When your cat starts to get on in years, you might find he or she starts to develop cysts in odd places. While these type of tumours are common, it’s difficult to tell whether the cyst is benign or malignant just by looking at it. It’s best to get a biopsy done by your veterinarian to find out, or simply to have the tumour removed if possible. Pet laser surgery is ideal for this purpose, and the tumour can then be sent for testing to see whether any further treatment is necessary. Dr. Issam Kadri explains:
Types of Surface Tumours
Cats can get any of the following types of surface tumours:
- Sebaceous cysts: this type of cyst is also called an epidermal inclusion cyst and it is caused by an accumulation of sebum from the glands beneath the cat’s skin. If the cysts are not removed they might become infected and need draining.
- Warts and papillomas: this type of growth is less common in cats and usually only occurs in older cats. They aren’t dangerous but should be removed if they show signs of irritation or bleeding. They look like pieces of chewing gum stuck to the skin, or grow on the end of a tiny stalk.
- Lipomas: these are essentially lumps of fat cells and feel as if they are separate or loose from the cat’s body. Your veterinarian might decide to remove a lipoma if there is a risk of a malignant growth within it, otherwise they are no risk to the cat.
- Hematomas: this is a collection of blood under the skin, usually caused by a hard knock or bump. Hematomas generally only need to be drained, if they don’t disappear on their own.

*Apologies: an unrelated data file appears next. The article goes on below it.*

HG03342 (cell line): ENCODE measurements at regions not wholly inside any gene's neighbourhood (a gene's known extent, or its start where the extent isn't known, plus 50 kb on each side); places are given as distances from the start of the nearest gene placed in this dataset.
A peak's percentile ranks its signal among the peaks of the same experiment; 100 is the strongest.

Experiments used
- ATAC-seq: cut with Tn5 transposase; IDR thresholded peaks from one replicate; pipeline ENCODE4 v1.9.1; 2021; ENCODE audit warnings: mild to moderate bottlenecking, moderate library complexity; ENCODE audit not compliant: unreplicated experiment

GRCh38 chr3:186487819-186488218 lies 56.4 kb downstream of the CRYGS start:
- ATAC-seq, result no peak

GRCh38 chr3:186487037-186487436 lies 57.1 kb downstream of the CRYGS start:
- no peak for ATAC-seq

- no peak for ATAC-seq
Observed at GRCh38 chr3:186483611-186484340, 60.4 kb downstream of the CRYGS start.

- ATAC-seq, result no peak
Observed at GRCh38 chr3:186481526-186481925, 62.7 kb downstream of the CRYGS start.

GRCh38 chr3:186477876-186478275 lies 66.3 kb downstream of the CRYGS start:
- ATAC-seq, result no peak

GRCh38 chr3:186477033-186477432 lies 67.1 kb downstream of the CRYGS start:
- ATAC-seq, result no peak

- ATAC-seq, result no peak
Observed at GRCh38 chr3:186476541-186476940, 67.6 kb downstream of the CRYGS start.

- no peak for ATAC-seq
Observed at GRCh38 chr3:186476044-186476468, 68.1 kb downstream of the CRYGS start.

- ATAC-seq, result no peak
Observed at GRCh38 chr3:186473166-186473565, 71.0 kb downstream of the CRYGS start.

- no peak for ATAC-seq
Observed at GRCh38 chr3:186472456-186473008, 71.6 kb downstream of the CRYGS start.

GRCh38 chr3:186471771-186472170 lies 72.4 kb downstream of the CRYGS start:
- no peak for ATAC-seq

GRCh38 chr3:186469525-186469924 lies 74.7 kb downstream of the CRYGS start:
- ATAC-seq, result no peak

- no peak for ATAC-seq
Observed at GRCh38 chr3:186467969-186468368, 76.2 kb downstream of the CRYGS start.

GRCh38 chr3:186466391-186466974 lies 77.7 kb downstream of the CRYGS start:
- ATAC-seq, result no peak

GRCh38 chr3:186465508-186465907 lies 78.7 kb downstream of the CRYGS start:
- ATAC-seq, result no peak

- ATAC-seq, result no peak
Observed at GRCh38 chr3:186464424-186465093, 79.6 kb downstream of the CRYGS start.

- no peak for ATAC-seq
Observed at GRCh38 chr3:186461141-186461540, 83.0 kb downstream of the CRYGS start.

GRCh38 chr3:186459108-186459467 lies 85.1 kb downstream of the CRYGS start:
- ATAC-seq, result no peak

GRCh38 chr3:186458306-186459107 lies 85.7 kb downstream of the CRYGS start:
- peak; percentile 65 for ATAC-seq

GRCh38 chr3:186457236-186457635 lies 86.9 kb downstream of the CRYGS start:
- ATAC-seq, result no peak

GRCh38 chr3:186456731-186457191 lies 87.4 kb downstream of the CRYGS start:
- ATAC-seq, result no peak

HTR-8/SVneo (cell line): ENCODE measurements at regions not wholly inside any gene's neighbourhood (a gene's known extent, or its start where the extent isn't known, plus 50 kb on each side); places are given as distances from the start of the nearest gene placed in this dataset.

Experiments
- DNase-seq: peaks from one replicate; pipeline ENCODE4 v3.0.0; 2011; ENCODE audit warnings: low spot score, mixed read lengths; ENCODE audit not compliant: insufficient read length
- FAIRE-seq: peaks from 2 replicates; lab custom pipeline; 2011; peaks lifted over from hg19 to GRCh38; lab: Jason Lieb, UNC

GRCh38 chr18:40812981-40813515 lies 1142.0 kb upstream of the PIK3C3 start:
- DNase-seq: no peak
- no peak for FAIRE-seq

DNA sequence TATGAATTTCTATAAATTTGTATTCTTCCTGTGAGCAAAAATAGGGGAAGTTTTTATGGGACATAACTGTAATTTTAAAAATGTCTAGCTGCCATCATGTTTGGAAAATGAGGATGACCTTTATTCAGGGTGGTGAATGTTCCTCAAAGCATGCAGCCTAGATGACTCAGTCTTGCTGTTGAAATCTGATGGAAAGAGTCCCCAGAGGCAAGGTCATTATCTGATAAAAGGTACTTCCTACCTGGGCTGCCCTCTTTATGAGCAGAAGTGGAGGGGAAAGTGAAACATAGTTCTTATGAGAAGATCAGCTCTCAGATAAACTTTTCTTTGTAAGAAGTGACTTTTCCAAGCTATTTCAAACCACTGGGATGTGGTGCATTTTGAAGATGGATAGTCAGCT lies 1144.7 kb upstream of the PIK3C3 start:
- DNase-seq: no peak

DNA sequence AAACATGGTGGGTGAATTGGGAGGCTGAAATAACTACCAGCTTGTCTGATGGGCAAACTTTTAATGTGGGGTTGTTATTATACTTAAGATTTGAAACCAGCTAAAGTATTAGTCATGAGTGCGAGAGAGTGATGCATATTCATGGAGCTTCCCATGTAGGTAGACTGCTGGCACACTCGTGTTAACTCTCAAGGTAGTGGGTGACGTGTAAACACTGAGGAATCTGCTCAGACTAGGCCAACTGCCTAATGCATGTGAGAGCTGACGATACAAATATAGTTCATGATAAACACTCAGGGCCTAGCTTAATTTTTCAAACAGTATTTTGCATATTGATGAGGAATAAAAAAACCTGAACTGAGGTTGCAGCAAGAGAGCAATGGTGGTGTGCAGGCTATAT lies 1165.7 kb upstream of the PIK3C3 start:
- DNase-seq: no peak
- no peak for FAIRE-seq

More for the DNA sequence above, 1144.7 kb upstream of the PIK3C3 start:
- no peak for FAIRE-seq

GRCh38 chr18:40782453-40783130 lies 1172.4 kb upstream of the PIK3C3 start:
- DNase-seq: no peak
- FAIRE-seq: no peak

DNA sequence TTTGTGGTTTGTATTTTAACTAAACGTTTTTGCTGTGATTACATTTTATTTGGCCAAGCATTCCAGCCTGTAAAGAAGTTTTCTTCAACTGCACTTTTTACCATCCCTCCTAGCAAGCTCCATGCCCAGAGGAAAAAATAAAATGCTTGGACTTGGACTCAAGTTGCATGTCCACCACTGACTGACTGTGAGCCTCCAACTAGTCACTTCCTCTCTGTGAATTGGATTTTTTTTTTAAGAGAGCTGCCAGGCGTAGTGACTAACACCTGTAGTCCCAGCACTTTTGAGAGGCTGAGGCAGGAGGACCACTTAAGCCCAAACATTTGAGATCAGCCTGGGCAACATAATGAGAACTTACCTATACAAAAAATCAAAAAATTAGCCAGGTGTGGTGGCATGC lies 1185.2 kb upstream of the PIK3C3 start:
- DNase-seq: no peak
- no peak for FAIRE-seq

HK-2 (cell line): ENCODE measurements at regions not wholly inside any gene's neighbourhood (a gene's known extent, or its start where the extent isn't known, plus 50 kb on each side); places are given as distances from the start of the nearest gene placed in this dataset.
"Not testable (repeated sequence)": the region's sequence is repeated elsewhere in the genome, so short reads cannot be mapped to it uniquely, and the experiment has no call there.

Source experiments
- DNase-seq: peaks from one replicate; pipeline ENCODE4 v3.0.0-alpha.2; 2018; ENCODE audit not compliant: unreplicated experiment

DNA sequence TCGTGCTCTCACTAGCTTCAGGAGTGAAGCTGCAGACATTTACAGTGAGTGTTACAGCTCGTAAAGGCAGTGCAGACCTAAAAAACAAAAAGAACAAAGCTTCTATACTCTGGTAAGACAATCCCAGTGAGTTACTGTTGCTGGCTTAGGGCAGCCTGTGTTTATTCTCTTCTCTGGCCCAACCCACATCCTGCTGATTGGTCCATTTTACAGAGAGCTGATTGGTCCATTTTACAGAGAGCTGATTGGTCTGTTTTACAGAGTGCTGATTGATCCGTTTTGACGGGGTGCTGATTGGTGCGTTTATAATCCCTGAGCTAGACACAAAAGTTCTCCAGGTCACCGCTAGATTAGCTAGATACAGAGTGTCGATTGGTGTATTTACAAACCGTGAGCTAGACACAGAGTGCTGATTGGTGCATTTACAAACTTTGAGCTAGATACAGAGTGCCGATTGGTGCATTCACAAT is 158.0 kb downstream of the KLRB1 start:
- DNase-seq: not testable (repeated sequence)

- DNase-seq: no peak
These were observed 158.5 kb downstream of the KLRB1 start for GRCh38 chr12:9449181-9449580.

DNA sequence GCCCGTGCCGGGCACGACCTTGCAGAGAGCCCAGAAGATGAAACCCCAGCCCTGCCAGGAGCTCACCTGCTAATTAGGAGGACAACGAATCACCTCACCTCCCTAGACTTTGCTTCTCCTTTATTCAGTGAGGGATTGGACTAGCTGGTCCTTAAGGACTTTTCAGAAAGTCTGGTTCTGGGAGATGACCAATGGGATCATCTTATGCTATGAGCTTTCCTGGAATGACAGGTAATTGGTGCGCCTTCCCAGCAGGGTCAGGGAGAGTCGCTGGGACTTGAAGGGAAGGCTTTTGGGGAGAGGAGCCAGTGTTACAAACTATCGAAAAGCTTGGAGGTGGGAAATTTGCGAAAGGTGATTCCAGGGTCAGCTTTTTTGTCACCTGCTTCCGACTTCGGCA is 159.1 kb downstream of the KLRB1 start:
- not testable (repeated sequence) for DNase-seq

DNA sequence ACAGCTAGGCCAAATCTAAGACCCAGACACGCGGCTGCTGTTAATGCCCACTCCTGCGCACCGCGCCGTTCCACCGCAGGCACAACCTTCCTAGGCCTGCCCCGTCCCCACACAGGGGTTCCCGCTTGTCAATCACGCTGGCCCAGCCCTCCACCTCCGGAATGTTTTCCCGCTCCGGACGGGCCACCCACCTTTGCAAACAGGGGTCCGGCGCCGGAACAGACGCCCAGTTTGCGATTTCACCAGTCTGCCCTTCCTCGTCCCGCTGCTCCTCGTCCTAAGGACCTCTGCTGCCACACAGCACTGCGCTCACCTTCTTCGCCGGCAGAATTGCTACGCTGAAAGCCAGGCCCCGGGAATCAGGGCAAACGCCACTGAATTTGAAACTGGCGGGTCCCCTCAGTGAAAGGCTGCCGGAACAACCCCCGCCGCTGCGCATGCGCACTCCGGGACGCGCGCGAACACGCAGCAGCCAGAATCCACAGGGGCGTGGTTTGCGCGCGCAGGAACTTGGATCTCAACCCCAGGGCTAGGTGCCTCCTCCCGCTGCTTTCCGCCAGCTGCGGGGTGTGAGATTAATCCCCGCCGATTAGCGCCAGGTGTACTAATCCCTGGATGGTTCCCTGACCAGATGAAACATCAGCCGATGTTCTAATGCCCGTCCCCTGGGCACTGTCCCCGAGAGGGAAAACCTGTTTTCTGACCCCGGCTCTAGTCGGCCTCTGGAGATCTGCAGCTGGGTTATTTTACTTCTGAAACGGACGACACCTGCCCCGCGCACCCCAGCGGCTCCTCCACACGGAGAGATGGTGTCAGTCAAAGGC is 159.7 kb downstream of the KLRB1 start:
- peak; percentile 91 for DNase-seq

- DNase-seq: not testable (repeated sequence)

- Abscesses: these are infected lumps typically caused by a foreign body such as an ingrown hair, thorn, or splinter. They are usually painful and swollen and might feel warm to the touch. Your veterinarian is likely to drain the abscess and give your cat antibiotics to kill the infection.
- Tender knots: after a vaccination or other injection your cat might develop a small lump at the site. This usually disappears after a few days, but if the area remains firm a vaccine-associated sarcoma could have developed, which may need to be removed.
Removal of Cysts and Surface Tumours
Many of these cysts and tumours are either completely benign and don’t require any form of treatment, or disappear on their own as long as the cat doesn’t lick or bite them and cause an open wound. In cases where a surface tumour needs to be removed either for biopsy purposes or because it has tested positive for malignancy, pet laser surgery offers an updated method of doing this.
Benefits of Pet Laser Surgery
There are multiple benefits to using pet laser surgery to remove your cat’s surface tumours:
- Laser surgery uses a beam of light directed by an articulated arm to cut through the flesh where the tumour needs to be removed, instead of a steel scalpel. This makes it possible for the veterinarian to be much more precise than is possible using a manually-guided scalpel.
- As the laser beam passes through the flesh it seals off the blood vessels, resulting in minimal bleeding or potential for blood loss.
- It also seals off the nerve endings, reducing the pain your cat will feel after it wakes up.
Dr. Kadri believes that pet laser surgery is a radical improvement in veterinary technology, and has recently added the capability to perform this kind of operation at Richmond Hill Animal Hospital. For more information on surface tumours or laser surgery for your cat, give us a call or pop in and visit.